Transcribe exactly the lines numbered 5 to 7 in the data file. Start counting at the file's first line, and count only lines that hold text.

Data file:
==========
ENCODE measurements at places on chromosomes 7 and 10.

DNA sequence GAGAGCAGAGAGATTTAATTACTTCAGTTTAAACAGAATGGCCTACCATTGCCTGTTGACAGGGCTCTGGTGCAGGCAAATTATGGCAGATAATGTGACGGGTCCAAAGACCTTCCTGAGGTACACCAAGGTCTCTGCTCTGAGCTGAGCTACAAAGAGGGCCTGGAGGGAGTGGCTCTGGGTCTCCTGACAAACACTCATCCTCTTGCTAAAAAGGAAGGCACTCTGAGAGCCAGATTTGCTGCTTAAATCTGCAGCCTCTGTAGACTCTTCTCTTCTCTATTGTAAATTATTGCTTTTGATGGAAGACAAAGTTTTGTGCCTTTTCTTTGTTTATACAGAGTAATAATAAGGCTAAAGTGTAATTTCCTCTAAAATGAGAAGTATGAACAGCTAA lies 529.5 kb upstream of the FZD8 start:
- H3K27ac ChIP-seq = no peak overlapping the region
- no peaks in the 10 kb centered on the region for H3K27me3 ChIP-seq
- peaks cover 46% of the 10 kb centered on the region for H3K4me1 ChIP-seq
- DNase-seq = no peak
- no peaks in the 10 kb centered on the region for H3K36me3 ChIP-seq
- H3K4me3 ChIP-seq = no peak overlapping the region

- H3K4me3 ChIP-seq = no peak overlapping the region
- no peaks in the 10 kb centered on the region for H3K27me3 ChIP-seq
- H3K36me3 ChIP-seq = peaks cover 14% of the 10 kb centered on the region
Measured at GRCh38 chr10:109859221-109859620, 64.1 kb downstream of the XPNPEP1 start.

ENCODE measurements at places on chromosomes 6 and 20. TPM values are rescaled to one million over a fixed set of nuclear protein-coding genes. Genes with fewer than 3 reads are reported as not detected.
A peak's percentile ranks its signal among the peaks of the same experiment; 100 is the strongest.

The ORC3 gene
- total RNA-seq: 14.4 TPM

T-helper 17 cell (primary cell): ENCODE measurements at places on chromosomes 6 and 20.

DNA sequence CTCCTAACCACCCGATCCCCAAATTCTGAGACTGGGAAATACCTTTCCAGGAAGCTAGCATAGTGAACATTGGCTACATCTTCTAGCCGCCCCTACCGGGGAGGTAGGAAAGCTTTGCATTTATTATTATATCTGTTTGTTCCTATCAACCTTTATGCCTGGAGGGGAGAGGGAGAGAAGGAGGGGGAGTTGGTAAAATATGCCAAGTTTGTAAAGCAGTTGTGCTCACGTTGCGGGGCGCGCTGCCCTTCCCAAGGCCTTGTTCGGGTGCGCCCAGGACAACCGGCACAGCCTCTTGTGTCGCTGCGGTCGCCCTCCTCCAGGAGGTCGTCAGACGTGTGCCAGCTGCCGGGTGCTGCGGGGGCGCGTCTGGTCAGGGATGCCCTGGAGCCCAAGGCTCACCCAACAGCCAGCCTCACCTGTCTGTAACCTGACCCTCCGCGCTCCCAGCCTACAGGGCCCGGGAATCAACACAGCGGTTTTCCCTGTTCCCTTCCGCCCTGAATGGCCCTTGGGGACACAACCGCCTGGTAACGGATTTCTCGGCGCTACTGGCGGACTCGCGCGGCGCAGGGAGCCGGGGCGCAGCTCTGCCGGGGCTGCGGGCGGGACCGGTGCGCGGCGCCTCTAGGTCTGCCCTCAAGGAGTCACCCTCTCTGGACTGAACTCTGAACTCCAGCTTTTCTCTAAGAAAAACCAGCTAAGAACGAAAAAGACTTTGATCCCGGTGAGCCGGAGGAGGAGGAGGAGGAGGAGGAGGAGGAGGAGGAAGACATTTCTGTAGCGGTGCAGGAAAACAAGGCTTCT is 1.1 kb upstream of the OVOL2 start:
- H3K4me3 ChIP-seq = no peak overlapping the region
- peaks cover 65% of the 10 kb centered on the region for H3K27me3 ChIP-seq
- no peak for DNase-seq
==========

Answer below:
- peaks cover 46% of the 10 kb centered on the region for H3K4me1 ChIP-seq
- DNase-seq = no peak
- no peaks in the 10 kb centered on the region for H3K36me3 ChIP-seq